Often, we travel to a place with no expectations but that place seems to grow on us without us even realizing why. A couple of months back I spent a quiet peaceful week in the heart of the largest of seven sister states – Guwahati, Assam. The trip wasn’t a very planned one. All I had were 3 places in my mind – Kamakhya, Shillong and Mawlynnong. Surprised to not see Kaziranga in this list? Wait for more surprises cause this post is about the offbeat places around Guwahati that one should definitely visit when in Guwahati.
At first glance. Guwahati seems like any other ‘town’ of India, huge, laid back, sleepy most of the time and simple but the city’s charm is in its connection with nature. Flanked by the expansive Brahmaputra and lush green hills, Guwahati gives one the total essence of Assam. Tea gardens, rhinos, temples, river islands, unplanned yet traffic free roads, houses with hibiscus fences, rolling paddy fields with meandering dirt tracks, village huts with bright white art work all over Guwahati can show it all to you and much more. Here is my list of must visit not so famous places in and very close to Guwahati.
|Rhinos at Pabitora|
Pabitora Rhino Sanctuary – If you thought Rhinos love the sprawling wild fields of Kaziranga alone, think again. Forty minutes from Kharghuli, Guwahati is a comparatively small forested land called Pabitora Rhino Sanctuary in Mayong. It may be very small compared to Kaziranga but has a higher density of the one horned Rhino as compared to Kaziranga. The way to Pabitora is nothing less than a treat to nature lovers. Wide country roads, large lotus ponds, and verdant fields lead you to this peaceful adobe of the rhinos. You can easily spot herds of Rhinos even before entering the sanctuary land. The place is also a paradise for bird watchers. Unfortunately this area is inaccessible during monsoons as it lies in the flood-plain of Brahmaputra. The best time to visit is from October to March and preferably early mornings. This place definitely tops my list.
|The largest Lotus pond on the way to Pabitora|
|Assam and Tea are so synonymous|
A Seventy Year old Tea Estate – Around half an hour from Guwahati is Sadgaon - a huge army base in Panbari area. Right behind the army base is a huge, unexplored tea estate about seventy years old. The tea estate is a visual treat, and as it is secluded it is a perfect get away for a peaceful evening or early morning. After a certain point all you can see in that area are small hillocks of sized and equally spaced tea trees everywhere and hear the murmur of an unseen stream. It is not listed in any map, nor does it have a name but if you ask for directions at the army base gate you should be able to find it easily.
Peacock Island/Umananda Island – We often here about Majuli Island – the largest river island of the world, which is in Brahmaputra, in Assam. But Majuli isn’t the only island that Brahmaputra hides in its vast expanse. Peacock Island is the smallest river island in Brahmaputra and one of the smallest in the world too. Accessible via Sukleshwar Ghat by boats, Peacock Island is known for a 17th century temple – Umananda Temple, which is dedicated to Lord Bhairav aka Shiva. But the Charm of the island is the ride to the temple and sunset! This island is one of the 3 places to be at sunset.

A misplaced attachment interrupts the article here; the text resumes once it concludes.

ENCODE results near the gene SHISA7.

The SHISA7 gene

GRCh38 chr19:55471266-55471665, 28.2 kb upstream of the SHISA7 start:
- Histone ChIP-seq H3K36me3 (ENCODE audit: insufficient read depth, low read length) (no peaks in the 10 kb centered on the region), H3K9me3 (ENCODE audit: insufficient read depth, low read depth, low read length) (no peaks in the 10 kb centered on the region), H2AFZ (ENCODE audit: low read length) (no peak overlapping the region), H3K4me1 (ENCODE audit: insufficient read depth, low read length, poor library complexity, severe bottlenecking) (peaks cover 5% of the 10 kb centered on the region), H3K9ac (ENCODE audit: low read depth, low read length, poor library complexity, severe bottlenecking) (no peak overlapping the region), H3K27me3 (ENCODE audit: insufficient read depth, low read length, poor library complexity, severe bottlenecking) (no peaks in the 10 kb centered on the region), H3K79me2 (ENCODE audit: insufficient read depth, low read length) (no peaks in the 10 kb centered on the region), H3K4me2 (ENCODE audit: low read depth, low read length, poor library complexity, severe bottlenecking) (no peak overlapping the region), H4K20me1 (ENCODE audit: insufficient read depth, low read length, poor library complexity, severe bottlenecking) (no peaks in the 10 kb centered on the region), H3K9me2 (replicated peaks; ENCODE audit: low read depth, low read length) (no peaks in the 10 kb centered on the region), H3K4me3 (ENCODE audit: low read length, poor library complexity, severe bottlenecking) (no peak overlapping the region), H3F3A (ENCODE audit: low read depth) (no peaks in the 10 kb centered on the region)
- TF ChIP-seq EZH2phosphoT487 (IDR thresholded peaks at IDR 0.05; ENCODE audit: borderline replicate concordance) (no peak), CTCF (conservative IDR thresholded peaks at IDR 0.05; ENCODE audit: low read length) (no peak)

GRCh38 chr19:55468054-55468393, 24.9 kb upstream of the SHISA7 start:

|Sunset from Peacock Island|
|Sunset at Saraighat|
Sairaighat – Saraighat is the 2nd place to be at during sunsets. Saraighat is considered to be the longest ghat in Guwahati and the 55 year old Saraighat Bridge is one of the longest water bridges in India. The bridge was the first bridge built over Brahmaputra and it is the longest rail-cum-road bridge in India. It is said the best spot to get the view and realize the magnificence of this structure and Bramhaputra is Kamakhya Hill top, but nothing beats the sunset and the sight of the lit bridge at dusk.
|All about Birds at Deepor Beel|
Deepor Beel Bird Sanctuary – Considering the size and might of Brahmaputra, the number of wetlands in Assam should not come as a surprise. Deepor Beel is one such wetland, under the Ramsar Convention, that is situated in the Kamrup district, 13 km towards the southeast of Guwahati. This is a heaven for Bird watchers and photography fanatics. A beel is typically a freshwater lake that is rich in flora and fauna. Deepor Beel has been declared as an Important Bird Area (IBA) with high priority for conservation by Bird International but along with high avian population, one can also spot Asian Elephants and Deer. And before I forget, this is the third place to be at dusk!
Paved path is assuring, explored and more than anything – common, but exploring the unbeaten path makes a tourist a traveler. Like I said, Guwahati is just like any other city of India, but I am sure this list was enough to convince all of you, it has way more than what meets the eyes.